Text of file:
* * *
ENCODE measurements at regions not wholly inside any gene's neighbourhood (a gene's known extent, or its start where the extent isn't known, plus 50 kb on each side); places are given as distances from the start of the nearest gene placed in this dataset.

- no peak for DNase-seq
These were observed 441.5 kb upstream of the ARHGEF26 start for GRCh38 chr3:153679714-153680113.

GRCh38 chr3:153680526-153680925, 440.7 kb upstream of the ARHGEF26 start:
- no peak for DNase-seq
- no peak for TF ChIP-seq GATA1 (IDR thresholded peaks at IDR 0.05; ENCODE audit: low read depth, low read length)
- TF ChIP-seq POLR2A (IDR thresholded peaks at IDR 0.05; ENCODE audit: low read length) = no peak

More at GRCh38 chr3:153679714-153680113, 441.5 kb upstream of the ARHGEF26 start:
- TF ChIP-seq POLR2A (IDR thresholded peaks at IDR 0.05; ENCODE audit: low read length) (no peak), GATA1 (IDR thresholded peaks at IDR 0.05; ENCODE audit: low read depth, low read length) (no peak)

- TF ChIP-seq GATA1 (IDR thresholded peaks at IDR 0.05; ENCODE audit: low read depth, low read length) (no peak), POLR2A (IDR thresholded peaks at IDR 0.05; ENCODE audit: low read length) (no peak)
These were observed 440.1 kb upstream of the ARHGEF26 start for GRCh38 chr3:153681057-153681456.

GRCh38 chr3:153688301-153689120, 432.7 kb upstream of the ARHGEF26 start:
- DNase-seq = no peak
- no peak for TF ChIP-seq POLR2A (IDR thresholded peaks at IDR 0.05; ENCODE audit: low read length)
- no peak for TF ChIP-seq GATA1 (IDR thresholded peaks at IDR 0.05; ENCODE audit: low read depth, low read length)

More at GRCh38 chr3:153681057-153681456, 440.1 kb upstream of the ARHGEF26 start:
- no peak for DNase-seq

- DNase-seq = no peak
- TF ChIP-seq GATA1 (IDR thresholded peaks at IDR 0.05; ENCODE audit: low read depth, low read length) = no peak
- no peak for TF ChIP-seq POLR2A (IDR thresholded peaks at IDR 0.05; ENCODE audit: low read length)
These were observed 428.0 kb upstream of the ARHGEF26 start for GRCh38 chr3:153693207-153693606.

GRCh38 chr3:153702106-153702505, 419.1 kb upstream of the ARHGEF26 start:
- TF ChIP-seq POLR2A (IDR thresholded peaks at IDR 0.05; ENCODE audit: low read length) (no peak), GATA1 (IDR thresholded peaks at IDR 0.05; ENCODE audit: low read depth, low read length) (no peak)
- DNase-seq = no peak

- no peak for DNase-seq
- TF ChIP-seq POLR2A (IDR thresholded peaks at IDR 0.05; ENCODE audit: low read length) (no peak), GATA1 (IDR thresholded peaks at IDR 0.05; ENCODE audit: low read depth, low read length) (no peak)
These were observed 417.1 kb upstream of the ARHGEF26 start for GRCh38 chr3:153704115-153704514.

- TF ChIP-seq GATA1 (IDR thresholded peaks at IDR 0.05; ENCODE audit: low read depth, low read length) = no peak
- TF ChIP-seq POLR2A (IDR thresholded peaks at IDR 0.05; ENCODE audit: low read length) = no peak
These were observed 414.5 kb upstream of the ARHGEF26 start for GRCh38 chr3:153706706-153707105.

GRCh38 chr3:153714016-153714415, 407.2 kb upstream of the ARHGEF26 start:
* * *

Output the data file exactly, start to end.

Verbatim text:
ENCODE measurements at regions not wholly inside any gene's neighbourhood (a gene's known extent, or its start where the extent isn't known, plus 50 kb on each side); places are given as distances from the start of the nearest gene placed in this dataset.

- no peak for DNase-seq
These were observed 441.5 kb upstream of the ARHGEF26 start for GRCh38 chr3:153679714-153680113.

GRCh38 chr3:153680526-153680925, 440.7 kb upstream of the ARHGEF26 start:
- no peak for DNase-seq
- no peak for TF ChIP-seq GATA1 (IDR thresholded peaks at IDR 0.05; ENCODE audit: low read depth, low read length)
- TF ChIP-seq POLR2A (IDR thresholded peaks at IDR 0.05; ENCODE audit: low read length) = no peak

More at GRCh38 chr3:153679714-153680113, 441.5 kb upstream of the ARHGEF26 start:
- TF ChIP-seq POLR2A (IDR thresholded peaks at IDR 0.05; ENCODE audit: low read length) (no peak), GATA1 (IDR thresholded peaks at IDR 0.05; ENCODE audit: low read depth, low read length) (no peak)

- TF ChIP-seq GATA1 (IDR thresholded peaks at IDR 0.05; ENCODE audit: low read depth, low read length) (no peak), POLR2A (IDR thresholded peaks at IDR 0.05; ENCODE audit: low read length) (no peak)
These were observed 440.1 kb upstream of the ARHGEF26 start for GRCh38 chr3:153681057-153681456.

GRCh38 chr3:153688301-153689120, 432.7 kb upstream of the ARHGEF26 start:
- DNase-seq = no peak
- no peak for TF ChIP-seq POLR2A (IDR thresholded peaks at IDR 0.05; ENCODE audit: low read length)
- no peak for TF ChIP-seq GATA1 (IDR thresholded peaks at IDR 0.05; ENCODE audit: low read depth, low read length)

More at GRCh38 chr3:153681057-153681456, 440.1 kb upstream of the ARHGEF26 start:
- no peak for DNase-seq

- DNase-seq = no peak
- TF ChIP-seq GATA1 (IDR thresholded peaks at IDR 0.05; ENCODE audit: low read depth, low read length) = no peak
- no peak for TF ChIP-seq POLR2A (IDR thresholded peaks at IDR 0.05; ENCODE audit: low read length)
These were observed 428.0 kb upstream of the ARHGEF26 start for GRCh38 chr3:153693207-153693606.

GRCh38 chr3:153702106-153702505, 419.1 kb upstream of the ARHGEF26 start:
- TF ChIP-seq POLR2A (IDR thresholded peaks at IDR 0.05; ENCODE audit: low read length) (no peak), GATA1 (IDR thresholded peaks at IDR 0.05; ENCODE audit: low read depth, low read length) (no peak)
- DNase-seq = no peak

- no peak for DNase-seq
- TF ChIP-seq POLR2A (IDR thresholded peaks at IDR 0.05; ENCODE audit: low read length) (no peak), GATA1 (IDR thresholded peaks at IDR 0.05; ENCODE audit: low read depth, low read length) (no peak)
These were observed 417.1 kb upstream of the ARHGEF26 start for GRCh38 chr3:153704115-153704514.

- TF ChIP-seq GATA1 (IDR thresholded peaks at IDR 0.05; ENCODE audit: low read depth, low read length) = no peak
- TF ChIP-seq POLR2A (IDR thresholded peaks at IDR 0.05; ENCODE audit: low read length) = no peak
These were observed 414.5 kb upstream of the ARHGEF26 start for GRCh38 chr3:153706706-153707105.

GRCh38 chr3:153714016-153714415, 407.2 kb upstream of the ARHGEF26 start: